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April 11, 2012
Cloudy Future
Where Odom Goes from Here

by Kevin Pelton

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When the Dallas Mavericks and forward Lamar Odom agreed to deactivate Odom and send him home earlier this week, it essentially wrapped up Odom's Dallas career. Even when the Mavericks acquired Odom, back when he looked like a key factor in how the Mavericks would defend last year's championship, it was always clear that he was nothing more than a rental. In order to clear cap space this summer, Dallas planned to either trade Odom on again or waive him by June 29, paying him only the $2.4 million portion that is guaranteed during the last season of his contract.

As it turned out, Odom and the Mavericks never got that far. I don't believe that result was in any sense predictable last fall. One thing my SCHOENE projection system is designed to do is give us a sense for the range of possibilities for a player's performance. Here's a look at the graph of outcomes for Odom based on how the 50 most similar players at the same age fared the following season:

The way this works is by applying the percentage change in each comparable player's Win% to Odom's weighted rating over the last three seasons (.575). At the same age, 70 percent of similar players saw their Win% decline. Still, the vast majority of cases--78 percent, to be exact--suggested Odom would rate better than average (.500) on a per-minute basis. Only one of the 50 players declined by so much as to put Odom's projection below replacement level--the '90s Reggie Williams, who saw his scoring average decline from 13.4 points per game in 1994-95 to 4.6 in 1995-96 and lasted just one more season in the league. Odom did Williams one better, finishing with a .366 winning percentage that is below the lowest percentile of SCHOENE's projected range.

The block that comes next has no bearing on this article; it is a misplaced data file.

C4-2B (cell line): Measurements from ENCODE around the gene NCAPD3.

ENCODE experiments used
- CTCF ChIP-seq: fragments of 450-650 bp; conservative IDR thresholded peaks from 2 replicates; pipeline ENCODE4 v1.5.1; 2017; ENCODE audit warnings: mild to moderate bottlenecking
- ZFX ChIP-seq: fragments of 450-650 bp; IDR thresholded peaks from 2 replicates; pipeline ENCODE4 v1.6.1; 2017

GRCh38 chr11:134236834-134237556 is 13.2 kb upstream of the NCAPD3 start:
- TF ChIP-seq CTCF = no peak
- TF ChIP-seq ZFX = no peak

Viewed another way, Odom's decline is historic. His winning percentage dropped by an astounding 238 points from last year's .604 mark to .366. (Odom's weighted average was lower because last season was an improvement on his previous two campaigns.) That's the single largest decrease ever for a player who played at least 2,000 minutes in year N and 1,000 in year N+1, surpassing an All-Star who returned from the last lockout out of shape:

Player              Year1   Win%1  Win%2   Diff
-----------------------------------------------
Vin Baker            1998   .581   .369   -.211
Mahmoud Abdul-Rauf   1996   .584   .396   -.188
Kevin Johnson        1997   .690   .502   -.188
Larry Hughes         2005   .640   .454   -.186
Andre Miller         2002   .667   .487   -.180
Brandon Roy          2010   .603   .432   -.170
Speedy Claxton       2006   .504   .335   -.169
Marcus Camby         2001   .676   .510   -.166
Tony Parker          2009   .618   .452   -.166
Rony Seikaly         1994   .561   .396   -.165

Lamar Odom           2011   .604   .366   -.238

Naturally, this group is generally at or near All-Star level. Lesser players simply don't have the room to drop off so substantially and stay in the lineup. Even some of these players probably should not have played so much based on their performance.

That Odom has the largest decline of any player of his ilk is notable, certainly, but the more interesting question for teams evaluating Odom is whether they can expect him to bounce back in the future. Now let's take a different look at the same group, focusing on whether the players ever regained their original form.